Trust, social protection, and compliance: Moral hazard in Latin America during the COVID-19 pandemic

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Political trust is an important predictor of compliance with government policies, especially in the face of natural disasters or public health emergencies. During the COVID-19 pandemic, for example, multiple studies related political trust to increased compliance with mobility restrictions. Yet these findings come mostly from high-income countries where political trust and wealth correlate positively. In Latin America, both variables correlate negatively, allowing for better testing of competing explanations. Using a difference-in-differences design, we find that in Latin America wealth and, counterintuitively, low political trust predict increased compliance. To understand mechanisms, we decompose political trust and wealth into underlying predictors (social protection, corruption, and education) and reinsert them into the model. While education, as a wealth proxy, predicts decreased mobility across all periods, social protection, which was the strongest predictor of political trust, relates significantly to increased mobility, but only at the beginning of the lockdown prior to distribution of emergency support. This suggests the existence of a public health moral hazard early in the pandemic, whereby citizens who benefited previously from government benefits may have been more risk tolerant in the face of the COVID-19 threat. We interpret these findings within the context of the region's recent “inclusionary turn.” Future studies should explore the distinct relationships between political trust, risk perception, and compliance, especially in low- and middle-income countries, and their implications for policy responses to national emergencies.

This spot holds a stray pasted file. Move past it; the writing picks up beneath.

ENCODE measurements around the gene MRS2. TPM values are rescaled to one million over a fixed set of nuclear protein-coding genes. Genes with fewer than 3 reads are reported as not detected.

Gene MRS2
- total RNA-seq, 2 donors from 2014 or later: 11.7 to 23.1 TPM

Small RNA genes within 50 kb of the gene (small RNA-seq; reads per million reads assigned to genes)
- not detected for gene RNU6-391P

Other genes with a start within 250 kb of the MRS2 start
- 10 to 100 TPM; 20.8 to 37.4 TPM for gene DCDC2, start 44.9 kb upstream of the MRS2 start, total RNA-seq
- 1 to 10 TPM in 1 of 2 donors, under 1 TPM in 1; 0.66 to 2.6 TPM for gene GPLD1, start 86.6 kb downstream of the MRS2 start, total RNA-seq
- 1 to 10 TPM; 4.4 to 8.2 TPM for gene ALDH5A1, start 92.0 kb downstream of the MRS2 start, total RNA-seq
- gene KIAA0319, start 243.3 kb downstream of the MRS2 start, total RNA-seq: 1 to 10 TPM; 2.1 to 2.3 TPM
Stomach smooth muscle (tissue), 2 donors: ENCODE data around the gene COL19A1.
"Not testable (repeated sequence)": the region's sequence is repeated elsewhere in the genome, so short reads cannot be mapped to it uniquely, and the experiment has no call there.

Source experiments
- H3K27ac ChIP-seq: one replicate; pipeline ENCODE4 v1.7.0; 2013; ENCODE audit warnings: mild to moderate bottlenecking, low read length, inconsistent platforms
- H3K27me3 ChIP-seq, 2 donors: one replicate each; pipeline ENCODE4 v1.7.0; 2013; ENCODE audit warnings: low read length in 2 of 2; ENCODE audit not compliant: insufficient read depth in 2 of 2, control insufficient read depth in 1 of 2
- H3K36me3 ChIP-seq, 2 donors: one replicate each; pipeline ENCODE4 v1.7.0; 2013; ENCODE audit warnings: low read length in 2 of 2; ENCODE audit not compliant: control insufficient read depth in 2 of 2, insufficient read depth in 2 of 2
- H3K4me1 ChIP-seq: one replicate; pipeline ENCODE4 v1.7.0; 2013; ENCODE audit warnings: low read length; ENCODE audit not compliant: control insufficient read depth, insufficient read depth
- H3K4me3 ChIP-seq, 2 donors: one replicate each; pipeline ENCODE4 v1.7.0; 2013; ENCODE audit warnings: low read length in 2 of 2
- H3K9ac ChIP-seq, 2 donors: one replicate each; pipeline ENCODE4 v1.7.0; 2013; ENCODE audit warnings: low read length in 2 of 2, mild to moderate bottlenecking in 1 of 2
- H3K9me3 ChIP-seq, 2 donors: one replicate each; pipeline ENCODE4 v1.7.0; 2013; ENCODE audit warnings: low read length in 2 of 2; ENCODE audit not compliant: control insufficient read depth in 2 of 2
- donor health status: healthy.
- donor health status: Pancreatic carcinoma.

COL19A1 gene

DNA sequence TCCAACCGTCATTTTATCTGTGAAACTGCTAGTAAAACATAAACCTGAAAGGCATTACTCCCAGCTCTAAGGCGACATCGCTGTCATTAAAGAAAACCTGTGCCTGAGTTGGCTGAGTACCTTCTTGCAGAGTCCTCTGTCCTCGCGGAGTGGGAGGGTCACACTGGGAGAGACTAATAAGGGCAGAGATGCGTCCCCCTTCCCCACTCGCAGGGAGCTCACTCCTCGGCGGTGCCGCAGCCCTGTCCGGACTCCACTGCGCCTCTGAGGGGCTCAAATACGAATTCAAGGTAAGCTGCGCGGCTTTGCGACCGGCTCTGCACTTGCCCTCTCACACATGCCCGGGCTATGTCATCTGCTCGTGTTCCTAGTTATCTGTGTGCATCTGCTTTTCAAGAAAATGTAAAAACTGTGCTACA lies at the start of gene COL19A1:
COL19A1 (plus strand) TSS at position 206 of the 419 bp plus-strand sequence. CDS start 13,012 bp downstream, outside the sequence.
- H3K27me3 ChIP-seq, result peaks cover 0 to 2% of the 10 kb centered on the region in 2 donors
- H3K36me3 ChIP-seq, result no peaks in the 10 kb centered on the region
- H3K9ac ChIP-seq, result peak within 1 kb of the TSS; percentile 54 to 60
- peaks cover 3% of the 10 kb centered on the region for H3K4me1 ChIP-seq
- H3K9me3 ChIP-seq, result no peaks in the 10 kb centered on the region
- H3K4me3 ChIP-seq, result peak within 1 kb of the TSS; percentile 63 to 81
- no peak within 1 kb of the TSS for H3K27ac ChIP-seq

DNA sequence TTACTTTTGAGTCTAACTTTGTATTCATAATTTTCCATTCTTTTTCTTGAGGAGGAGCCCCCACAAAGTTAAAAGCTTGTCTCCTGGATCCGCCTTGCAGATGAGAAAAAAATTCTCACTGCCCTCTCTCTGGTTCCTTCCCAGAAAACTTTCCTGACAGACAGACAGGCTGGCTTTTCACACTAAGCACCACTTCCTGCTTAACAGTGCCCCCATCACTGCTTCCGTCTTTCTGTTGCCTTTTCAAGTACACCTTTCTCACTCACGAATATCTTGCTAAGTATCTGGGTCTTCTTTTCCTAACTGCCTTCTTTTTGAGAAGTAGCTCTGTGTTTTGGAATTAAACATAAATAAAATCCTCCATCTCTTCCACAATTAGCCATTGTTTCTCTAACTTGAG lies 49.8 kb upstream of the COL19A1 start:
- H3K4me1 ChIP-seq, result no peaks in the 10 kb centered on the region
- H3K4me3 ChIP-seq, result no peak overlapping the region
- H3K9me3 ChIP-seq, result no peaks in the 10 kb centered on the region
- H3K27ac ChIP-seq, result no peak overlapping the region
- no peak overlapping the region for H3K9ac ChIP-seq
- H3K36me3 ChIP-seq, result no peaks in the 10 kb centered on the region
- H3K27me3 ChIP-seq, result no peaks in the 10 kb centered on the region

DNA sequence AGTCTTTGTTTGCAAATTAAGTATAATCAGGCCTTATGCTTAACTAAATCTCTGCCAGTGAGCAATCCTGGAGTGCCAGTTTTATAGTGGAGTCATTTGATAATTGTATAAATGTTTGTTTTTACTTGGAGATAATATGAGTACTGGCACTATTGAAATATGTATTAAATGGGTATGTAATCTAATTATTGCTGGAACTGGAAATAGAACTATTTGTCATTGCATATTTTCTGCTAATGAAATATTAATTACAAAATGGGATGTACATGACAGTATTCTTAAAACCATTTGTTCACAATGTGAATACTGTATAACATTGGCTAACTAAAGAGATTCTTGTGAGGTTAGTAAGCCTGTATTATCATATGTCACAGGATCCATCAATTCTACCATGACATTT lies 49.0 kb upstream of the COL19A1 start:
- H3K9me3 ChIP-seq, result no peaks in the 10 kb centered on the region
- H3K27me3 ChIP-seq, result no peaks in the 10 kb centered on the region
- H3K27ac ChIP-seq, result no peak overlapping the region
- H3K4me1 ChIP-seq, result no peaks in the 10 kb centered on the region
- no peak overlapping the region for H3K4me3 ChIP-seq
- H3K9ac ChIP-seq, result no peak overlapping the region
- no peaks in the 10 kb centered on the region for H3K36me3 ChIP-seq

Idioma originalInglés
Páginas (desde-hasta)279-295
Número de páginas17
PublicaciónJournal of Economic Behavior & Organization
Fecha en línea anticipada19 dic. 2022
EstadoPublicada - feb. 2023

Nota bibliográfica

© 2022 Elsevier B.V. All rights reserved.

Funding Information:
This research was supported by the Universidad del Pacıfico Vice-Rector Research Fund, awarded for the project ”COVID-19 and Institutional and Interpersonal Trust in Peru.” The authors declare that they have no conflict of interest in the preparation of this study.


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